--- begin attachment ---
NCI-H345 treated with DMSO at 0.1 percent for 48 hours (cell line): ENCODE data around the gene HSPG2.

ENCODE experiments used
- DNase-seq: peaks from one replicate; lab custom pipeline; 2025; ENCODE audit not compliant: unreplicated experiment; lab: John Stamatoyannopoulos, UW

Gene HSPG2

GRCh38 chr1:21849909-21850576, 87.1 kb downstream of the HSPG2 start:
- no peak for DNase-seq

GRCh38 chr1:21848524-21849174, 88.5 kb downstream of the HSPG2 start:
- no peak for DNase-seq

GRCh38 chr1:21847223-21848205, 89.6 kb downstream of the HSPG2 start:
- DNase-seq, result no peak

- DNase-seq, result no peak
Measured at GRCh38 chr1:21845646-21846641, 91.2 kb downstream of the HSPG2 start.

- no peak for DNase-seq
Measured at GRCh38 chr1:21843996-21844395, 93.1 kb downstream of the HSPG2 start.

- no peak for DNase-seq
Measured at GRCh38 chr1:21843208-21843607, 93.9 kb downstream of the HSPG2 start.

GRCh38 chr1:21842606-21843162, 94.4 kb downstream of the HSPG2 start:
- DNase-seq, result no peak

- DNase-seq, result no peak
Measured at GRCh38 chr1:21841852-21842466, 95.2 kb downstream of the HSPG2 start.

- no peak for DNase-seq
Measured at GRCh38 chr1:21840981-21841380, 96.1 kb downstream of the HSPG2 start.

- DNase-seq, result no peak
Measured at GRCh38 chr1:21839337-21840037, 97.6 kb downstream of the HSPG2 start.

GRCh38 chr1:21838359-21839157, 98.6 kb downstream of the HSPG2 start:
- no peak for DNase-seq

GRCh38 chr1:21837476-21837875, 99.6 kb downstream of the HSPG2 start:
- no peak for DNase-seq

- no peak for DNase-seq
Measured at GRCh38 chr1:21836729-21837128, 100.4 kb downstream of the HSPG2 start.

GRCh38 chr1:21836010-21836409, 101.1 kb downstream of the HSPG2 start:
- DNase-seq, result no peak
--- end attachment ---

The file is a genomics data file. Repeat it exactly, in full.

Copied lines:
NCI-H345 treated with DMSO at 0.1 percent for 48 hours (cell line): ENCODE data around the gene HSPG2.

ENCODE experiments used
- DNase-seq: peaks from one replicate; lab custom pipeline; 2025; ENCODE audit not compliant: unreplicated experiment; lab: John Stamatoyannopoulos, UW

Gene HSPG2

GRCh38 chr1:21849909-21850576, 87.1 kb downstream of the HSPG2 start:
- no peak for DNase-seq

GRCh38 chr1:21848524-21849174, 88.5 kb downstream of the HSPG2 start:
- no peak for DNase-seq

GRCh38 chr1:21847223-21848205, 89.6 kb downstream of the HSPG2 start:
- DNase-seq, result no peak

- DNase-seq, result no peak
Measured at GRCh38 chr1:21845646-21846641, 91.2 kb downstream of the HSPG2 start.

- no peak for DNase-seq
Measured at GRCh38 chr1:21843996-21844395, 93.1 kb downstream of the HSPG2 start.

- no peak for DNase-seq
Measured at GRCh38 chr1:21843208-21843607, 93.9 kb downstream of the HSPG2 start.

GRCh38 chr1:21842606-21843162, 94.4 kb downstream of the HSPG2 start:
- DNase-seq, result no peak

- DNase-seq, result no peak
Measured at GRCh38 chr1:21841852-21842466, 95.2 kb downstream of the HSPG2 start.

- no peak for DNase-seq
Measured at GRCh38 chr1:21840981-21841380, 96.1 kb downstream of the HSPG2 start.

- DNase-seq, result no peak
Measured at GRCh38 chr1:21839337-21840037, 97.6 kb downstream of the HSPG2 start.

GRCh38 chr1:21838359-21839157, 98.6 kb downstream of the HSPG2 start:
- no peak for DNase-seq

GRCh38 chr1:21837476-21837875, 99.6 kb downstream of the HSPG2 start:
- no peak for DNase-seq

- no peak for DNase-seq
Measured at GRCh38 chr1:21836729-21837128, 100.4 kb downstream of the HSPG2 start.

GRCh38 chr1:21836010-21836409, 101.1 kb downstream of the HSPG2 start:
- DNase-seq, result no peak